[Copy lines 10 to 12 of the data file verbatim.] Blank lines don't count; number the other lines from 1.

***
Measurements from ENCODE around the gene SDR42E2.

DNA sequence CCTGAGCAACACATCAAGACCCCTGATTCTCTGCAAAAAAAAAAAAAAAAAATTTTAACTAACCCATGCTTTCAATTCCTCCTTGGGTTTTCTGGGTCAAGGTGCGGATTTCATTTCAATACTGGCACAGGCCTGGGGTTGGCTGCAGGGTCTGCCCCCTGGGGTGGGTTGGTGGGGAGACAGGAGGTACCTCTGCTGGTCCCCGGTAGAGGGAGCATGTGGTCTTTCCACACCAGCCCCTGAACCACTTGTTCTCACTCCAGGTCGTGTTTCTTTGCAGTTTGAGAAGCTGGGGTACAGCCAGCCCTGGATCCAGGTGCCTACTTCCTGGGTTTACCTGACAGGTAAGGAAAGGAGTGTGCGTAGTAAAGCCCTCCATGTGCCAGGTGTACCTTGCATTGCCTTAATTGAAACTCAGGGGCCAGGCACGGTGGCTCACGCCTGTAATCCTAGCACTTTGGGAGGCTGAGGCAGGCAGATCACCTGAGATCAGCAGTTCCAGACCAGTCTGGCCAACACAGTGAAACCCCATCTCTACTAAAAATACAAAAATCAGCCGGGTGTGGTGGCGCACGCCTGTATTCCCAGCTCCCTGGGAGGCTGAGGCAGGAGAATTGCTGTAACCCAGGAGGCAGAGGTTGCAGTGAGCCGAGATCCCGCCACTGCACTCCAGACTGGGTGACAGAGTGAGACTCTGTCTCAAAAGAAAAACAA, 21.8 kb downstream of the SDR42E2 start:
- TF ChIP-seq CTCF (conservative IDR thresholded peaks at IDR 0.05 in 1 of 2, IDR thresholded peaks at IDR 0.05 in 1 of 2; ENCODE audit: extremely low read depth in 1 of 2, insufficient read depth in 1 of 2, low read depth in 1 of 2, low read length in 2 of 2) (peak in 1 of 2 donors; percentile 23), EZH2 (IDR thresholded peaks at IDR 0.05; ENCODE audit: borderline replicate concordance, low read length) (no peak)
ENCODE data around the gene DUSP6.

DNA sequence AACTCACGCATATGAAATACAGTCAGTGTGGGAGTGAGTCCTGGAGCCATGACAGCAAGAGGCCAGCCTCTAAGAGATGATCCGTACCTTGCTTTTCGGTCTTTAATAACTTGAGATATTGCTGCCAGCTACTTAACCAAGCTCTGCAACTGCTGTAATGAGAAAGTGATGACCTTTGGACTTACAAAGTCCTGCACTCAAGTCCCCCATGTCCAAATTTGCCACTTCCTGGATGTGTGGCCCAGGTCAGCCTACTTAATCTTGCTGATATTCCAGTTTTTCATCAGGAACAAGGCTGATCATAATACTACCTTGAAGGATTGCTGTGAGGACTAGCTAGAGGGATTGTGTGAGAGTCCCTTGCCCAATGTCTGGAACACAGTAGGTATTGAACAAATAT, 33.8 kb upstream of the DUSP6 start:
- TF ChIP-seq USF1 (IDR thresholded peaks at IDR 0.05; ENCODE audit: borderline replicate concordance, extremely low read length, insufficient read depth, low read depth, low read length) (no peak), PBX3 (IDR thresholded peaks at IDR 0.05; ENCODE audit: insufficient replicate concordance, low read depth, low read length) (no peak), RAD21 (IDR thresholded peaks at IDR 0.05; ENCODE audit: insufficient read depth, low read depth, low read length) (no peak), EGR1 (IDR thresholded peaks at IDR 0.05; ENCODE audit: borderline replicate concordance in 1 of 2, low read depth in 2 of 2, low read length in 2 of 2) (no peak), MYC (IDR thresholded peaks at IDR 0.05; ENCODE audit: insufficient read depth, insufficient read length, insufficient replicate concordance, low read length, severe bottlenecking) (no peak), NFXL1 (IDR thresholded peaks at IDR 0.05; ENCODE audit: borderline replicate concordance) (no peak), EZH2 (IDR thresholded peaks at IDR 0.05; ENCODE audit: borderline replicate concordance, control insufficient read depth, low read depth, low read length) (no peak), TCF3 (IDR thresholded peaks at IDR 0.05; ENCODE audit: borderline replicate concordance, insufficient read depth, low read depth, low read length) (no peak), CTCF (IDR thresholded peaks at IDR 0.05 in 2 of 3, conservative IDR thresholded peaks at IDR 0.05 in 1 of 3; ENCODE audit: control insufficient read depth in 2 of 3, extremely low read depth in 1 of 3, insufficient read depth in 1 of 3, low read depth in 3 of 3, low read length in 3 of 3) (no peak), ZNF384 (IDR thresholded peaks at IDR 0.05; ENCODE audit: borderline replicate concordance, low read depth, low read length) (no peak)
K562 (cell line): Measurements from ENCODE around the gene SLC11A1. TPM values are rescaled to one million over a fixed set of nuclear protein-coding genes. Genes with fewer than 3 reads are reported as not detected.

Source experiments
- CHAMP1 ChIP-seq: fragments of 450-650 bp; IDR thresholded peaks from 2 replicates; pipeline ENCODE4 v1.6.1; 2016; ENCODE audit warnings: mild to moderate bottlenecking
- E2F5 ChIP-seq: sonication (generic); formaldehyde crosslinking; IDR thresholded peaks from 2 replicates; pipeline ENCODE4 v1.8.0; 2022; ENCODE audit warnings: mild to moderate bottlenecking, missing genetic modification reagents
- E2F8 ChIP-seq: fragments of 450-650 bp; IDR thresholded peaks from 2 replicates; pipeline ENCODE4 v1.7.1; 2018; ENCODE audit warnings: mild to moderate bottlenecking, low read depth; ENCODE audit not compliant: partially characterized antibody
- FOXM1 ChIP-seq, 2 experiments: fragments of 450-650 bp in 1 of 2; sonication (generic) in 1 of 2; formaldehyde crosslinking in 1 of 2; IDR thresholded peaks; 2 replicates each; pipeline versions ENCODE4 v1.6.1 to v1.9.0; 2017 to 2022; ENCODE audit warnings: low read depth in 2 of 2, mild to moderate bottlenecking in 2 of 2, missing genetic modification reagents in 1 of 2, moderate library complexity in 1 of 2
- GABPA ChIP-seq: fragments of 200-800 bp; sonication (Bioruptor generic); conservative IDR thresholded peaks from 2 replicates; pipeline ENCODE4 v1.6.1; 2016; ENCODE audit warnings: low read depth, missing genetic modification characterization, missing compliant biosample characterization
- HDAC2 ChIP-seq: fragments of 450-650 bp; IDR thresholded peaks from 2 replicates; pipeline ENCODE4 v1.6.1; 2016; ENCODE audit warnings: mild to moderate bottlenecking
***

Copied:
- E2F5 ChIP-seq: sonication (generic); formaldehyde crosslinking; IDR thresholded peaks from 2 replicates; pipeline ENCODE4 v1.8.0; 2022; ENCODE audit warnings: mild to moderate bottlenecking, missing genetic modification reagents
- E2F8 ChIP-seq: fragments of 450-650 bp; IDR thresholded peaks from 2 replicates; pipeline ENCODE4 v1.7.1; 2018; ENCODE audit warnings: mild to moderate bottlenecking, low read depth; ENCODE audit not compliant: partially characterized antibody
- FOXM1 ChIP-seq, 2 experiments: fragments of 450-650 bp in 1 of 2; sonication (generic) in 1 of 2; formaldehyde crosslinking in 1 of 2; IDR thresholded peaks; 2 replicates each; pipeline versions ENCODE4 v1.6.1 to v1.9.0; 2017 to 2022; ENCODE audit warnings: low read depth in 2 of 2, mild to moderate bottlenecking in 2 of 2, missing genetic modification reagents in 1 of 2, moderate library complexity in 1 of 2